"It is not sufficient to start a dispatch by indicating "according to Le Point..." to engage in the quasi-systematic pillage of information from this press organization relating to the media, which is necessarily the fruit of considerable human and financial investment.

By enabling this facility on its site, The Web Family saves itself the expense of such investment and enjoys a real advantage inasmuch as it benefits from numerous advertsing banners and revenue which it is reasonable to say is thanks, in part, to the information gleaned from Le Point and its site"

We see here all the hallmarks of a successful action in parasitical behaviour (or free-riding) under French law, viz. proof of investment on the part of the plaintiff in order to produce something that gives it a competitive advantage and the taking thereof by the defendant without expending any of its own efforts or money.

The defendant The Web Company was ordered to pay the plaintiff €50,000 by way of damages.  Mr. Morandini, in his personal capacity, was held not to be liable for the unlawful activity, which was attributed solely to his company, The Web Family.

On an unrelated note, readers may be interested to know that HADOPI has just published a synthesis of the various contributions to its consultation on copyright exceptions: see  here.

Saturday 24 November 2012

French minister of culture speaks of Google, Amazon and Loi Hadopi

Aurélie Filippetti
Earlier this week Italian newspaper Corriere della Sera featured an interview with French minister of culture Aurélie Filippetti
As her surname clearly suggests, Mme Filippetti is of Italian descent. This week she was in Umbria to attend some celebrations in honour of her grandfather Tommaso, who left Italy after WWI to work as a miner, first in Luxembourg and then in France. 
Corriere secured an interview with Mme Filippetti prior to her arrival in Italy. On that occasion, the Minister had the chance to clarify France's position as regards topics which are of sure interest to Google, Amazon, copyright enthusiasts and users of copyright-protected materials alike.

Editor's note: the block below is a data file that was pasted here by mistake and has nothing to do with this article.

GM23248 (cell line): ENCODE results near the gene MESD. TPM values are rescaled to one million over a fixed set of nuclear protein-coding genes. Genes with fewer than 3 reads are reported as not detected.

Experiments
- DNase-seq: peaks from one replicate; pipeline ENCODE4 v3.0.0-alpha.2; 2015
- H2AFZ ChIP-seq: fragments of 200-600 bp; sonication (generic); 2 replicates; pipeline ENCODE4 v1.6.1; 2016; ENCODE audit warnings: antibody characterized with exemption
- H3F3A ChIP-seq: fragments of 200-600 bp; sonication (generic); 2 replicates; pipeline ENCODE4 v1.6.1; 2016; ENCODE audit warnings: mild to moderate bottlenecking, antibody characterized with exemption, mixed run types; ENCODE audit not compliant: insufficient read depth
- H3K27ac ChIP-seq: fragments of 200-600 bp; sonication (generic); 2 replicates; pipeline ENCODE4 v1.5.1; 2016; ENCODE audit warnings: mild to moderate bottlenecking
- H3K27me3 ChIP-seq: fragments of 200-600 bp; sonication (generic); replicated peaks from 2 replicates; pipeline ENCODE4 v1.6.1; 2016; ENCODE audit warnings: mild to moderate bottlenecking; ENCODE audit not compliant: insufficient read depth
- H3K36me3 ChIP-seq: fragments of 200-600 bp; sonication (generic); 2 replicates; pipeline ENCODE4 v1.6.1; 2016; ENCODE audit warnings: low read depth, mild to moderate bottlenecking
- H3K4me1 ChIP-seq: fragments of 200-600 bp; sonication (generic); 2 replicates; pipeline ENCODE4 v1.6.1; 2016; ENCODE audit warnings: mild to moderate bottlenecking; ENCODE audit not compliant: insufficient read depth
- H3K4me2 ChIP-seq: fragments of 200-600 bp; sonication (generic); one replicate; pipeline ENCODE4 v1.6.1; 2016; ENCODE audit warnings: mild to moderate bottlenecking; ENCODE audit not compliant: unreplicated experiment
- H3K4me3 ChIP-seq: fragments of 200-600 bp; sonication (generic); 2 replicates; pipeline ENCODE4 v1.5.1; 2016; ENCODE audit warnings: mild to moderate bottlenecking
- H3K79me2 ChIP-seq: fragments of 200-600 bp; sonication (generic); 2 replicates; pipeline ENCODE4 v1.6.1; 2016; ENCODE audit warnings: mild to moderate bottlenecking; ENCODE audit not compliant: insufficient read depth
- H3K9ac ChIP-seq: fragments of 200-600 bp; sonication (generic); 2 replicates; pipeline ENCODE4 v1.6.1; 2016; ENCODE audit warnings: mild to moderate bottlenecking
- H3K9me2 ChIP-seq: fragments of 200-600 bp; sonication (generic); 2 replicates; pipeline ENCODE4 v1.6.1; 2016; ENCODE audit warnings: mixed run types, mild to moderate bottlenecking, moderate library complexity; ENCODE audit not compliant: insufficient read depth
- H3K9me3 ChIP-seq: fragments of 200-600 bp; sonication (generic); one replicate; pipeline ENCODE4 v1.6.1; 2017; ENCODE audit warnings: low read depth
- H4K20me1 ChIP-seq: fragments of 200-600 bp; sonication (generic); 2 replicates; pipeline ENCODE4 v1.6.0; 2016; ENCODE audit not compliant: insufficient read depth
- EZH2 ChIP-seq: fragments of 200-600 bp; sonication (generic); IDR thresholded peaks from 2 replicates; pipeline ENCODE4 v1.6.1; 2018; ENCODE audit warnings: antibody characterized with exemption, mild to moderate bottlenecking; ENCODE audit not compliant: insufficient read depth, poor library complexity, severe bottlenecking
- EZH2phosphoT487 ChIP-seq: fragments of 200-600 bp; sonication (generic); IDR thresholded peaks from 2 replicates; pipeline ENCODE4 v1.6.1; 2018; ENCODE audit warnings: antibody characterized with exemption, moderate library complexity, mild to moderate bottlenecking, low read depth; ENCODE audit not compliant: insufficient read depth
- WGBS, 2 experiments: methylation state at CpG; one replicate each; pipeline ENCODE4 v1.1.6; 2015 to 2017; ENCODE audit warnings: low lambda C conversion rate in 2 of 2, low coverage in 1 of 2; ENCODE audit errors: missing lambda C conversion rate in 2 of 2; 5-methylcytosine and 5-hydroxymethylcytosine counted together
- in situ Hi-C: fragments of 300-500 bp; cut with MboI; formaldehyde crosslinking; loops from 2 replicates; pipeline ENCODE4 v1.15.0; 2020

As was reported by The 1709 Blog last month, France is thinking of following Germany and adopt a piece of legislation which would require news aggregation sites such as Google News to pay royalties on the newspapers' snippets and headlines that they display. As readers will remembers, Google is not particularly happy about this, and has indeed threatened to exclude French media sites from search results if France goes ahead with plans to make search engines pay for content. While the overall situation is heating up in Europe, in Brazil 154 members of the Brazilian National Association of Newspapers have already opted out from Google News. 
En garde Googlé!
Filippetti highlighted that culture is one of the most important resources to European economies and it would be foolish not to develop and sustain it. Hence, if by the end of this year French, Italian and German publishers do not achieve an agreement with Google, in January 2013 France will adopt a law which would require Google to pay royalties on the contents displayed on its News service. The underlying idea is that those who profit from the distribution of contents must also contribute economically to their creation. If this is true for TV networks, the same should apply also to providers, websites and digital platforms, said the Minister.